HF 522—For: An act providing that a qualified confinement feeding operation may utilize an anaerobic digester system to treat manure, and making penalties applicable.
This bill empowers Iowa’s livestock producers to utilize anaerobic digesters to treat manure and comply with air and water regulations. “Anaerobic digester system” means a manure storage structure that is covered, if the primary function of the manure storage structure is to process manure by employing environmental conditions including bacteria to break down organic matter in the absence of oxygen, and is used for producing, collecting, and utilizing a biogas.
UPDATE: This bill passed the Iowa House on Feb. 23 with a vote of 75-18 and passed the Iowa Senate on May 17 with a vote of 38-7.
Iowa’s water quality continues to be a key challenge for the Legislature. Unfortunately, not much has moved in regard to this issue during the 2021 legislative session. With the exception of the bill below and the funding provided through the agriculture and natural resources appropriations bill, lawmakers chose not to address this issue during the legislative session. We remain committed to working to advance evidence-based, bipartisan solutions to water resources management in the interim.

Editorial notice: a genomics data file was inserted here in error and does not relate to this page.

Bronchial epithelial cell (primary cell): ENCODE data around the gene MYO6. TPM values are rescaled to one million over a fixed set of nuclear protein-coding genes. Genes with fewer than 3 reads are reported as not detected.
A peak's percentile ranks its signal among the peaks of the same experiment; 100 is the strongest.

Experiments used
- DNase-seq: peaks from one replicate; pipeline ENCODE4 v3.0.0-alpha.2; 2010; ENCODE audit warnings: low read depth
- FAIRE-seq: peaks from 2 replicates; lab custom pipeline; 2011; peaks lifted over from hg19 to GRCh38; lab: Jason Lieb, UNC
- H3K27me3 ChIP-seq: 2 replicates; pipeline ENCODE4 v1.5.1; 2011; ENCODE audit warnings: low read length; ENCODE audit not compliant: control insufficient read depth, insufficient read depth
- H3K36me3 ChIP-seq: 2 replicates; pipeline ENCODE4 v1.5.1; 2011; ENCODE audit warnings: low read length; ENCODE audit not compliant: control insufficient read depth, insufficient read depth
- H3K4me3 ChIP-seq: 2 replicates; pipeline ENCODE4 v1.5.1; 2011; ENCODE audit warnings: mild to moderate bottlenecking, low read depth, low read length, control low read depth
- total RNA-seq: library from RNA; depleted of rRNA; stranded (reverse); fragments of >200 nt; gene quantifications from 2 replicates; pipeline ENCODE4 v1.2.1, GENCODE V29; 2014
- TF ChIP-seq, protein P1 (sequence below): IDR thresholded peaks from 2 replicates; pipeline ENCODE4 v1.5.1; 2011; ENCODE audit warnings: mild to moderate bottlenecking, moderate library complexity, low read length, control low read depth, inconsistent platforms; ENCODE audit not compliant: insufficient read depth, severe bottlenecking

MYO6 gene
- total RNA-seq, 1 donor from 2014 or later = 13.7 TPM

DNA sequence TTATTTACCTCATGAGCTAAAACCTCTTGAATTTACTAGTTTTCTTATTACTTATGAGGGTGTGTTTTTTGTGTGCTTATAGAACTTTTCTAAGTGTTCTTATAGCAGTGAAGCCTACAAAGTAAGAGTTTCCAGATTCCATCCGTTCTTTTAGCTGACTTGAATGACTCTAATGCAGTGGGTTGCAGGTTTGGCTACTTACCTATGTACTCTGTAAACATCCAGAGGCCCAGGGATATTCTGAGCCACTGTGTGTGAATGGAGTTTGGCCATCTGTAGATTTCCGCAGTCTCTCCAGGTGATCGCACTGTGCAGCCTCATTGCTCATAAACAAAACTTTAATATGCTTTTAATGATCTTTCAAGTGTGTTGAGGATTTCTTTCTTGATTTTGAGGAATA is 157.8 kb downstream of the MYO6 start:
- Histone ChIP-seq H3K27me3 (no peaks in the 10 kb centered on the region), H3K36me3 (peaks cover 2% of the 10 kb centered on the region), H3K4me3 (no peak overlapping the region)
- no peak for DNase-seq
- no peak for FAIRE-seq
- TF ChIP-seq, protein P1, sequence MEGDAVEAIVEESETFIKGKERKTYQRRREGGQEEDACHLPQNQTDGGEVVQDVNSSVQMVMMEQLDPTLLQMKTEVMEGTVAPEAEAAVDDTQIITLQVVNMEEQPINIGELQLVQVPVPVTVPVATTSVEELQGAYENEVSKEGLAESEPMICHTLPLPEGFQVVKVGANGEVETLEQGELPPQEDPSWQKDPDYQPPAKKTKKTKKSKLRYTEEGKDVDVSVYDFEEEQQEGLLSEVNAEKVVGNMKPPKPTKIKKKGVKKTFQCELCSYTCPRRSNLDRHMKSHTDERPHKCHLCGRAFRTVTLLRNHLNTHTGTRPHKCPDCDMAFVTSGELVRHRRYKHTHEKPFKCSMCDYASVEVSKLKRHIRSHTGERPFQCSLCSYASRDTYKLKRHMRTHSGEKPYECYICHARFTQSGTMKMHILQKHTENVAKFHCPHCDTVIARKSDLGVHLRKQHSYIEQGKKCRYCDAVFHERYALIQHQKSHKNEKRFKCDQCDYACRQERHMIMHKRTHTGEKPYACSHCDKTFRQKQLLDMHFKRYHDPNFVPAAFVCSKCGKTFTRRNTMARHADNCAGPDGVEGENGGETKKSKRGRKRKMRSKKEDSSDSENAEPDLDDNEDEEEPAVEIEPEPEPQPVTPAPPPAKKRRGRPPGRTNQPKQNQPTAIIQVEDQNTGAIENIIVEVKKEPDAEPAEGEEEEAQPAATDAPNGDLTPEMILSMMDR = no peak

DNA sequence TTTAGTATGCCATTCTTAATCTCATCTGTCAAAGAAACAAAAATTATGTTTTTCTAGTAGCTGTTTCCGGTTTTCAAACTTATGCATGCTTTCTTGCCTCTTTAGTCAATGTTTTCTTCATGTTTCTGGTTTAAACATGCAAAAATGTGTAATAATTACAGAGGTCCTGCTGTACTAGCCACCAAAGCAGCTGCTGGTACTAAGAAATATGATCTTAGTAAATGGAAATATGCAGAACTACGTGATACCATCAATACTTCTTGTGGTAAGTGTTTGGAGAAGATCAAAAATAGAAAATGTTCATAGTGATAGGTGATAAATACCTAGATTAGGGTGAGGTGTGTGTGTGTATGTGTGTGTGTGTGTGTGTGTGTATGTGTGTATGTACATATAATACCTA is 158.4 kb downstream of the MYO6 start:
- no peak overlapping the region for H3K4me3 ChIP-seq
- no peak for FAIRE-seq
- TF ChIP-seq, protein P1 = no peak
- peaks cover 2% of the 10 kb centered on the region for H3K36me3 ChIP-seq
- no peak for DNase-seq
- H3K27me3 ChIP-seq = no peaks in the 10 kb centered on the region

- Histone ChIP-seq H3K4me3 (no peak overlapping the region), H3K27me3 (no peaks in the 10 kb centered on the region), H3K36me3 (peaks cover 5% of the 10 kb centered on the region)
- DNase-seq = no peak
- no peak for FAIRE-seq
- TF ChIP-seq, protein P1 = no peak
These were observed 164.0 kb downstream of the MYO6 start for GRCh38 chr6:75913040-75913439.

HF 523—For: This bill modifies state code to define county flood-mitigation activities as an "essential county purpose," which would allow county boards of supervisors to contract debt and approve bonds, as allowed for other essential county purposes.
UPDATE: After passing the House with a vote of 93-0, HF 523 passed the Iowa Senate unanimously on April 28. Gov. Reynolds signed this bill into law on May 10.